Although gas prices are temporarily low at the pump, long-term energy costs are on the rise. According to Nathan John Hagens, contributing author to State of the World 2015, nations are papering over those costs with debt. Higher energy costs are leading to continued recessions, excess claims on future natural resources, and more-severe social inequality and poverty.
The relatively low cost of energy extraction compared to the benefits obtained from fossil fuels has been perhaps the most important factor in the industrialized world’s economic success. Historically, large quantities of inexpensive fuels were available even after accounting for the energy lost to extract and process them. But, as remaining fuels become less accessible, higher energy costs will have ripple effects through economies built around continued large energy-input requirements. Rising energy costs will endanger highly energy-intensive industries and practices—including the energy sector itself—as well as widen and deepen poverty as everything becomes more expensive.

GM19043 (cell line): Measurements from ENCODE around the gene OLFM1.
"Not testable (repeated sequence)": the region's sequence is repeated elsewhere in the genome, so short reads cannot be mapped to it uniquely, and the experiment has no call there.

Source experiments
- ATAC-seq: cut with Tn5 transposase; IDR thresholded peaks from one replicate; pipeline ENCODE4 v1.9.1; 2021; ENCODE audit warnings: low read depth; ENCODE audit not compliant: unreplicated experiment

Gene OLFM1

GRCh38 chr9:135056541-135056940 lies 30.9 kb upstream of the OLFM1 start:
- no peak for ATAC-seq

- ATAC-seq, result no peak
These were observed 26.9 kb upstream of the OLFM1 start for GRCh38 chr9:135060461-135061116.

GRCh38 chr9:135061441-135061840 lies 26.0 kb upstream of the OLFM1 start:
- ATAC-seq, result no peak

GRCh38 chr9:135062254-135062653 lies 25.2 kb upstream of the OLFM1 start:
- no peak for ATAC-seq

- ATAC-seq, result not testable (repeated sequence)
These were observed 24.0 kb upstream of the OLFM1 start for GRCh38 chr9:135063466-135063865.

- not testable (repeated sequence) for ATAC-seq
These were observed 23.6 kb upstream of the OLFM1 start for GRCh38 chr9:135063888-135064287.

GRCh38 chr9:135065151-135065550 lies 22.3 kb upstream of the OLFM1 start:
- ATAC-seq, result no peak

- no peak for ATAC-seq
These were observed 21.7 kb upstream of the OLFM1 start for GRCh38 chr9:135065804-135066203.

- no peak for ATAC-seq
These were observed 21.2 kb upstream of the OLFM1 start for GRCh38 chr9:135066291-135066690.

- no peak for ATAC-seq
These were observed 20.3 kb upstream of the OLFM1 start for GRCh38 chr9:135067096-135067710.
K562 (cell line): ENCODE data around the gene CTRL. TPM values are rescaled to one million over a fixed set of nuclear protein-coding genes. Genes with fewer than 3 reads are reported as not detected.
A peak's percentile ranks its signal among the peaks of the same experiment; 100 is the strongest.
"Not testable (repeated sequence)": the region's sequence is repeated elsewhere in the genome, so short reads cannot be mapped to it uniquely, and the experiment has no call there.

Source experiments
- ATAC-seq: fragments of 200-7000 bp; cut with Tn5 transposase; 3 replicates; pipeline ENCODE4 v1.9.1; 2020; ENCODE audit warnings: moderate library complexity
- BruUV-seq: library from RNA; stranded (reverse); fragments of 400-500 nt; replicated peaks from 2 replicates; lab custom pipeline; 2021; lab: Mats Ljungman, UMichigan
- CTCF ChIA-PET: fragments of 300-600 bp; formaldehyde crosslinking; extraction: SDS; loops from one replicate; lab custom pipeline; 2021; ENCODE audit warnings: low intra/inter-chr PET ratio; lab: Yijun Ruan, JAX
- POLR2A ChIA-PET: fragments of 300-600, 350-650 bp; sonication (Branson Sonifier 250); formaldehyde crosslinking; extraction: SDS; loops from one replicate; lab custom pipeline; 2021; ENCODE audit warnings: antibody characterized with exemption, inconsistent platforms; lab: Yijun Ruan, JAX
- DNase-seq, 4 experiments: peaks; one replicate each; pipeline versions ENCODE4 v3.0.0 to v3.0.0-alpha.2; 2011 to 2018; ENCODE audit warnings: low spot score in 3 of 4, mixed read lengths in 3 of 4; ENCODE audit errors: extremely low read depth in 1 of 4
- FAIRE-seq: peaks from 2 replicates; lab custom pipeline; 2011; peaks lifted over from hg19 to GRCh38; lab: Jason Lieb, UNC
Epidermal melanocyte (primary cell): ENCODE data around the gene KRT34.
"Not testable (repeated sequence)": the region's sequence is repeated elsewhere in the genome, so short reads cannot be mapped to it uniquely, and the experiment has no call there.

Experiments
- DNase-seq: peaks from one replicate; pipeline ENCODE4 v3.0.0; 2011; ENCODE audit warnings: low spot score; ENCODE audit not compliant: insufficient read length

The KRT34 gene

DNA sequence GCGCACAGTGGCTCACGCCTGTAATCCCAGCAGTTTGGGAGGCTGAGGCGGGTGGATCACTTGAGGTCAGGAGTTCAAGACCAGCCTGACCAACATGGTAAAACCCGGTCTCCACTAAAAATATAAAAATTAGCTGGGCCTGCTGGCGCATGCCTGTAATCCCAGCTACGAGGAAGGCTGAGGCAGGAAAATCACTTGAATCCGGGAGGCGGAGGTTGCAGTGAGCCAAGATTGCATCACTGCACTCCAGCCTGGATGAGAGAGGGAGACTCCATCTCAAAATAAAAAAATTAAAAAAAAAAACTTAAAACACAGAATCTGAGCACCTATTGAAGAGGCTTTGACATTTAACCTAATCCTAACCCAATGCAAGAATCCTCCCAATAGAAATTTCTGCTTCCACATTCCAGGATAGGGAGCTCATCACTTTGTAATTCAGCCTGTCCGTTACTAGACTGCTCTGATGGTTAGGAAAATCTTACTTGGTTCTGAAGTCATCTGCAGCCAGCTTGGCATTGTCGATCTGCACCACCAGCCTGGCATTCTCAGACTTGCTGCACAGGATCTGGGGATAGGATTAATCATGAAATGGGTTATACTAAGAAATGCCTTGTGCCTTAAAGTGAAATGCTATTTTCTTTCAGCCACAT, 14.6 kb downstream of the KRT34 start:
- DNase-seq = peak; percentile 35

“Despite having ‘plenty of energy,’ higher physical costs [of extraction] suggest that energy likely will rise from a historical average of 5 percent of GDP [gross domestic product], to 10–15 percent of GDP or higher,” writes Hagens.
In the short term, nations are taking on growing debt to avoid losses in GDP—an indicator of the economic health of a country. Since 2008, the Group of Seven nations (Canada, France, Germany, Italy, Japan, the United Kingdom, and the United States) have added about $1 trillion per year in nominal GDP, but only by increasing their debt by over $18 trillion.